No matter how seriously you take shopping, there are really only two ways to do it: in stores and online.
But if the new wearable tech software pioneered by Israeli startup Awear Solutions takes off, there could be a third way to spot the clothes and accessories you covet: on the streets.
Awear functions through a digital chip embedded in garments. Users who have the Awear app can use it to scan, say, a stranger’s cute bag at a coffee shop, as long as they’re within 30 feet of the item. If the bag’s equipped with an Awear chip, the shopper can buy it directly through the app.
Not only does this eliminate the often awkward “excuse me, where’d you get that?” exchange with a stranger. It also opens the door for identifying counterfeit products and rewarding the shoppers whose clothes and accessories are scanned most often. So having enviable street style could actually pay off in discounts, rewards and more.
The Israeli screenwriter Liron Slonimsky developed the technology when she and her friend were shot down in the aforementioned coffee shop situation, with a stylish stranger insisting she had no idea where she’d gotten her bag.
“She was a bitch,” Ms. Slonimsky told the Observer with a laugh, “but thanks to her, I have my startup.”
Ms. Slonimsky first wanted to translate the idea into a science fiction screenplay, but ended up starting a company instead. And on Monday, April 14, DKNY helped her present her new product to American consumers with an Easter Fashion Hunt. Guests downloaded the Awear app and selected their favorite Easter egg from the screen, pictured above. The app then used Awear’s technology to give “hotter” or “colder” prompts as guests moved through the store searching for their chip-equipped items. This reporter found her designated envelope wallet in less than two minutes, thank you very much.
DKNY and Awear connected through Yuli Ziv, founder and CEO of the Style Coalition, DKNY spokesperson Aliza Licht told the Observer.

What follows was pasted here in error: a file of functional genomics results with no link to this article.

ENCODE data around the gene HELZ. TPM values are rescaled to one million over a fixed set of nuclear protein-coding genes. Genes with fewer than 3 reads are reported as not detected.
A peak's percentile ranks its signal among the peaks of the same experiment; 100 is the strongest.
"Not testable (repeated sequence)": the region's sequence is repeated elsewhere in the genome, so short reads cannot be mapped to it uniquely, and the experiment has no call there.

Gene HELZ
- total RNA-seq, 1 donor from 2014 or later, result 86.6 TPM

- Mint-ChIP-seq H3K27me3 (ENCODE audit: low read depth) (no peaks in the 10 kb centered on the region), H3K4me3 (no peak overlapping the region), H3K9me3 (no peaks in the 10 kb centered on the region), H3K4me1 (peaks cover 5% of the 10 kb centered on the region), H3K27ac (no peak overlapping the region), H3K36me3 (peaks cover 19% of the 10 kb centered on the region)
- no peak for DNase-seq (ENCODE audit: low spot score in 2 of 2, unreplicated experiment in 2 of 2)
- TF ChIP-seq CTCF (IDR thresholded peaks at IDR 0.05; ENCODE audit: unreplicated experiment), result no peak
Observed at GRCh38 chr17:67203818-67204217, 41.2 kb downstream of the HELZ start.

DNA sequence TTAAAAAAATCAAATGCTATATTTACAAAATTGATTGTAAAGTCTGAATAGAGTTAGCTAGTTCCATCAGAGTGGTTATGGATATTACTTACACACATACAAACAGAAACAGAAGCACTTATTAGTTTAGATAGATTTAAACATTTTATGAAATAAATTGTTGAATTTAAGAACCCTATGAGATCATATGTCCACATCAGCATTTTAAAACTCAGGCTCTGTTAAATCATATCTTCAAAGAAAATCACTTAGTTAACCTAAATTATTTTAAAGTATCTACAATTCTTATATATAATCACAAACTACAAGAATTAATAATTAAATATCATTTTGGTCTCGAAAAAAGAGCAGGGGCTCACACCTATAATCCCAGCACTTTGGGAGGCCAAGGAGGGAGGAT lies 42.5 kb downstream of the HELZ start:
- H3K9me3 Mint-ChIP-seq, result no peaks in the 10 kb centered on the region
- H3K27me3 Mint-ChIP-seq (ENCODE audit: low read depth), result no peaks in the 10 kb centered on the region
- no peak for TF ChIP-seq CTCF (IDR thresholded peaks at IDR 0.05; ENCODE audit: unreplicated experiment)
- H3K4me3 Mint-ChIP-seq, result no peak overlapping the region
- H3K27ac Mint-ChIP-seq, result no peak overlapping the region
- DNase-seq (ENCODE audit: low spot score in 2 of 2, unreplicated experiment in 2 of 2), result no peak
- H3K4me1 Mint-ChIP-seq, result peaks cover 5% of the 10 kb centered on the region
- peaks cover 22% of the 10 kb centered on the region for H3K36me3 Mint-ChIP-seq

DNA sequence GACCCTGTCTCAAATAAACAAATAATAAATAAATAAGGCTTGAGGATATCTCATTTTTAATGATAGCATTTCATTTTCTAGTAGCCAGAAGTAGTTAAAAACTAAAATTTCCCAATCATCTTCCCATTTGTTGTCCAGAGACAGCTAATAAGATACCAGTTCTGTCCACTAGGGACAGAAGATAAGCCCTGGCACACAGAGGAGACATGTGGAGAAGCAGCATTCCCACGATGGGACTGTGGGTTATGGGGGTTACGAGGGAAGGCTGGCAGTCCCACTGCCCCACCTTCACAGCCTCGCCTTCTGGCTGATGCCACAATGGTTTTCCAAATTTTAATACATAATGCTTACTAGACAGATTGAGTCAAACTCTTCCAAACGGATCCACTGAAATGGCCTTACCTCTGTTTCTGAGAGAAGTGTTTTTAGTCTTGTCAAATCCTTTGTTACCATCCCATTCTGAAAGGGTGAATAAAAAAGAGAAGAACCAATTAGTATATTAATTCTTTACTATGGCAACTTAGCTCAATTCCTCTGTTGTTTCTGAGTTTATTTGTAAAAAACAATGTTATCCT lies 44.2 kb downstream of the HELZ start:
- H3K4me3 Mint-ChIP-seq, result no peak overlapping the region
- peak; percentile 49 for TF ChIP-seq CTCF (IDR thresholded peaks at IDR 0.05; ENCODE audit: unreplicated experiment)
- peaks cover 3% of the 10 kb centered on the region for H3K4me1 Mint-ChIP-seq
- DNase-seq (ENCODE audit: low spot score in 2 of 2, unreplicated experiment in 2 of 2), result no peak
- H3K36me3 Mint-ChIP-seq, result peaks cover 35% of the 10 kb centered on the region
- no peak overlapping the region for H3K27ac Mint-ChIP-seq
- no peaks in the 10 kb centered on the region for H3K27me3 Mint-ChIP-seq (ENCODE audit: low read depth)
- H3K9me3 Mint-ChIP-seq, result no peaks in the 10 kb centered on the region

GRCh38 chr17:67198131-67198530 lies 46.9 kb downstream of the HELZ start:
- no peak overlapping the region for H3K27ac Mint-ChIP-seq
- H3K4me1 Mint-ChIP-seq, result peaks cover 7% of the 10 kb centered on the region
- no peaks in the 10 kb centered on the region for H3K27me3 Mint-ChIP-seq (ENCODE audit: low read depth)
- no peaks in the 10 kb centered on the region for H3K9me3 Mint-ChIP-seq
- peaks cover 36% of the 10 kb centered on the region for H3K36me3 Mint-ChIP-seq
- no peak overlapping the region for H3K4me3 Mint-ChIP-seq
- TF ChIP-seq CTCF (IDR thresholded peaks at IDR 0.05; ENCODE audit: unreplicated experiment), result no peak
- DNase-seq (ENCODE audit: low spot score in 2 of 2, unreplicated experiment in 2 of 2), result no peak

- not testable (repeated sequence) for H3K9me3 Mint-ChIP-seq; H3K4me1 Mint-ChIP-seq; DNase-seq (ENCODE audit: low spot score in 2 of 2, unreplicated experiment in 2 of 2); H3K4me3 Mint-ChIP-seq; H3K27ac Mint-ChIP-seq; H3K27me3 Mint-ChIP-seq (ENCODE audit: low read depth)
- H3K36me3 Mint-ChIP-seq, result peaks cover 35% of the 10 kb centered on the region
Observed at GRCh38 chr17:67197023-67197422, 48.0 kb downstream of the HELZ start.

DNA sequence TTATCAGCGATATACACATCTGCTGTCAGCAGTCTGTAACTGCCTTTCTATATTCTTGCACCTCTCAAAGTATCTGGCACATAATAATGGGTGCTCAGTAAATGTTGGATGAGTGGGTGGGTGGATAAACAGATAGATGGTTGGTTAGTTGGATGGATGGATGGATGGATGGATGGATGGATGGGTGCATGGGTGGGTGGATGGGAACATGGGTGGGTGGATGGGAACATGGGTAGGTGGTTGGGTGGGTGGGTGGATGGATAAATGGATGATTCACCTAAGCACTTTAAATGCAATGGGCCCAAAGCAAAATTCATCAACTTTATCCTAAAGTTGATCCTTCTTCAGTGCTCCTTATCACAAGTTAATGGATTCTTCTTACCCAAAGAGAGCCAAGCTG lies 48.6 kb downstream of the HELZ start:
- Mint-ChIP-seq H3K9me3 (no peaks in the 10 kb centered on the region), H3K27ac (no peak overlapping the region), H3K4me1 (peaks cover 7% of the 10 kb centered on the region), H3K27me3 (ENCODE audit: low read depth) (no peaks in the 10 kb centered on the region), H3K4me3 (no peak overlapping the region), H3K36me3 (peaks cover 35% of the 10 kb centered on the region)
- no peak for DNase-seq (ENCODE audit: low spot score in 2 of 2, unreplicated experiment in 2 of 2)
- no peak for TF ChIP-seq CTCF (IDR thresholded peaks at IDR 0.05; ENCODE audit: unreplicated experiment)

“We love the idea,” Ms. Licht said on Monday. “I wanted to do it because I thought it would be a fun scavenger hunt, but also to introduce the technology to the industry. The applications are vast.”
Fashion-tech collaborations can be hit or miss, but Awear’s software works because it solves a problem, noted Ms. Ziv, an expert on social media and technology in fashion who’s released two books on the subject.
“This can be a game-changer,” she said of Awear. “If it’s adopted by a large number of brands, this can be a whole new platform. It can be a platform that has its own API and other people developing apps on top of it. That’s what a lot of social [retail] apps we see are missing right now.”
Indeed, many ecommerce startups simply take existing technology and combine it with online shopping. Small startups are linking online retail to instant messaging or social networking to improve customers’ experience, but those efforts haven’t done much to revolutionize the shopping experience.
Awear’s next challenge is adoption. Ms. Slonimsky’s goal is to enlist 20 brands and retailers to embed the chips in their newest lines. Embedding a chip costs less than one dollar per garment, Ms. Slonimsky said, and “if you put it on 2,000 items in your new collection, you’re making 2,000 customers into advertisers.”